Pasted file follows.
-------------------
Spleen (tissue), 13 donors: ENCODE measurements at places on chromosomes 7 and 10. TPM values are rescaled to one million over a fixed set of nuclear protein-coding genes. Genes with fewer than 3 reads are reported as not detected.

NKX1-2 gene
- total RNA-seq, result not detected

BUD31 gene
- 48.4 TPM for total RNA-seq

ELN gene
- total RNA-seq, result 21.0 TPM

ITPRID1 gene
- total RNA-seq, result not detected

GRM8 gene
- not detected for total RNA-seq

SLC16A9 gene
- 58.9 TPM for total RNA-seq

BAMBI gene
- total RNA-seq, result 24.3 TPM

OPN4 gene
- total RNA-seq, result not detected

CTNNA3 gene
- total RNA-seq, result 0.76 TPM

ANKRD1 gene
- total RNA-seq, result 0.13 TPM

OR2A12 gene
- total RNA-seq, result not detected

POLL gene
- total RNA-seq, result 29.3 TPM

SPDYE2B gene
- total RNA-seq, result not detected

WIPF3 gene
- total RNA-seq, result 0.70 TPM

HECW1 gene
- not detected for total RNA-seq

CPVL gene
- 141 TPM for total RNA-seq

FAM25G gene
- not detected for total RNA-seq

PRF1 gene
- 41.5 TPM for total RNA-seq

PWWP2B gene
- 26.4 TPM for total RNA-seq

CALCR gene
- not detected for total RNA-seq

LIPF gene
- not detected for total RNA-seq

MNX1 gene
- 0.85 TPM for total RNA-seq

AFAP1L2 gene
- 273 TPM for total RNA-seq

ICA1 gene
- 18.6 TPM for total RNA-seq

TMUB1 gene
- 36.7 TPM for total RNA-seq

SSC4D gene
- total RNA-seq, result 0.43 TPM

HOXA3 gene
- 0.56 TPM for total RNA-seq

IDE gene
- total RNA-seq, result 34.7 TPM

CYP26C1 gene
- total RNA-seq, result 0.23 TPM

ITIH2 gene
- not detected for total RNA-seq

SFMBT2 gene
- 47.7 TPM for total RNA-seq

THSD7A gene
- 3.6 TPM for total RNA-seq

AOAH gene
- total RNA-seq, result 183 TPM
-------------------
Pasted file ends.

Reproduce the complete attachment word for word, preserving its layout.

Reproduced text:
Spleen (tissue), 13 donors: ENCODE measurements at places on chromosomes 7 and 10. TPM values are rescaled to one million over a fixed set of nuclear protein-coding genes. Genes with fewer than 3 reads are reported as not detected.

NKX1-2 gene
- total RNA-seq, result not detected

BUD31 gene
- 48.4 TPM for total RNA-seq

ELN gene
- total RNA-seq, result 21.0 TPM

ITPRID1 gene
- total RNA-seq, result not detected

GRM8 gene
- not detected for total RNA-seq

SLC16A9 gene
- 58.9 TPM for total RNA-seq

BAMBI gene
- total RNA-seq, result 24.3 TPM

OPN4 gene
- total RNA-seq, result not detected

CTNNA3 gene
- total RNA-seq, result 0.76 TPM

ANKRD1 gene
- total RNA-seq, result 0.13 TPM

OR2A12 gene
- total RNA-seq, result not detected

POLL gene
- total RNA-seq, result 29.3 TPM

SPDYE2B gene
- total RNA-seq, result not detected

WIPF3 gene
- total RNA-seq, result 0.70 TPM

HECW1 gene
- not detected for total RNA-seq

CPVL gene
- 141 TPM for total RNA-seq

FAM25G gene
- not detected for total RNA-seq

PRF1 gene
- 41.5 TPM for total RNA-seq

PWWP2B gene
- 26.4 TPM for total RNA-seq

CALCR gene
- not detected for total RNA-seq

LIPF gene
- not detected for total RNA-seq

MNX1 gene
- 0.85 TPM for total RNA-seq

AFAP1L2 gene
- 273 TPM for total RNA-seq

ICA1 gene
- 18.6 TPM for total RNA-seq

TMUB1 gene
- 36.7 TPM for total RNA-seq

SSC4D gene
- total RNA-seq, result 0.43 TPM

HOXA3 gene
- 0.56 TPM for total RNA-seq

IDE gene
- total RNA-seq, result 34.7 TPM

CYP26C1 gene
- total RNA-seq, result 0.23 TPM

ITIH2 gene
- not detected for total RNA-seq

SFMBT2 gene
- 47.7 TPM for total RNA-seq

THSD7A gene
- 3.6 TPM for total RNA-seq

AOAH gene
- total RNA-seq, result 183 TPM